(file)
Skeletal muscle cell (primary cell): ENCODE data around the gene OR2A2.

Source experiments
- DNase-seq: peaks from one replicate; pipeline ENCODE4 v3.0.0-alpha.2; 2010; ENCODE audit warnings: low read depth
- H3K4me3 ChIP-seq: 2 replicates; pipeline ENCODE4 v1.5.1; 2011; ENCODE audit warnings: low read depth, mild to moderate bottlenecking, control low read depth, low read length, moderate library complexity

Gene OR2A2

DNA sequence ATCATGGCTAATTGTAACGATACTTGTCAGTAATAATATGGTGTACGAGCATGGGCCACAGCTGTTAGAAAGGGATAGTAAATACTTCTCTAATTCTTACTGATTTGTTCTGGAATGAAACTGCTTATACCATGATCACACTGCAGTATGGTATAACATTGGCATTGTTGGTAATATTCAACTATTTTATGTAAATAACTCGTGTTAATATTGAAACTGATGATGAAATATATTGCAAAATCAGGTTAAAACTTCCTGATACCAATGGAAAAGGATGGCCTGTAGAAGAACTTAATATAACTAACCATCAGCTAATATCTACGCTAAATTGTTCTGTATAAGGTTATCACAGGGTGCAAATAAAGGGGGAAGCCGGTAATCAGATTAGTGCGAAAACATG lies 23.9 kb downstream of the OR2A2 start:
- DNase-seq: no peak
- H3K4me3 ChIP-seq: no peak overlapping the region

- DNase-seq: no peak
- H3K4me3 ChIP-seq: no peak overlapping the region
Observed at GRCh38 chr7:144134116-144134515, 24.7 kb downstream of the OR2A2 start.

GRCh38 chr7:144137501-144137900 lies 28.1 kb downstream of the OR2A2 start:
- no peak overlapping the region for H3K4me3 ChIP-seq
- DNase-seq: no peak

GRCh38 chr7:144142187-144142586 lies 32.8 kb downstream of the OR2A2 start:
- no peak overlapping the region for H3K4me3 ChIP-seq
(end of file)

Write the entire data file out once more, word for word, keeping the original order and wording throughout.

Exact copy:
Skeletal muscle cell (primary cell): ENCODE data around the gene OR2A2.

Source experiments
- DNase-seq: peaks from one replicate; pipeline ENCODE4 v3.0.0-alpha.2; 2010; ENCODE audit warnings: low read depth
- H3K4me3 ChIP-seq: 2 replicates; pipeline ENCODE4 v1.5.1; 2011; ENCODE audit warnings: low read depth, mild to moderate bottlenecking, control low read depth, low read length, moderate library complexity

Gene OR2A2

DNA sequence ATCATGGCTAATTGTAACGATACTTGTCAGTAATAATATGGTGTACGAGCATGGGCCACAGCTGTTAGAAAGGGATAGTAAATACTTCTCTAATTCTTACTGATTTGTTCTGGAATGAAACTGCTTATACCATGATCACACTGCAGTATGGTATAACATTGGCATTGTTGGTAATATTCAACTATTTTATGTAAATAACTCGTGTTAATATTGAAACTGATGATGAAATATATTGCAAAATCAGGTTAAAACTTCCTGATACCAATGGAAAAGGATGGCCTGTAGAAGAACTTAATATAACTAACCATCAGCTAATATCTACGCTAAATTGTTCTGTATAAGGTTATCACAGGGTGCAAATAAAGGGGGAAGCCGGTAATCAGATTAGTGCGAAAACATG lies 23.9 kb downstream of the OR2A2 start:
- DNase-seq: no peak
- H3K4me3 ChIP-seq: no peak overlapping the region

- DNase-seq: no peak
- H3K4me3 ChIP-seq: no peak overlapping the region
Observed at GRCh38 chr7:144134116-144134515, 24.7 kb downstream of the OR2A2 start.

GRCh38 chr7:144137501-144137900 lies 28.1 kb downstream of the OR2A2 start:
- no peak overlapping the region for H3K4me3 ChIP-seq
- DNase-seq: no peak

GRCh38 chr7:144142187-144142586 lies 32.8 kb downstream of the OR2A2 start:
- no peak overlapping the region for H3K4me3 ChIP-seq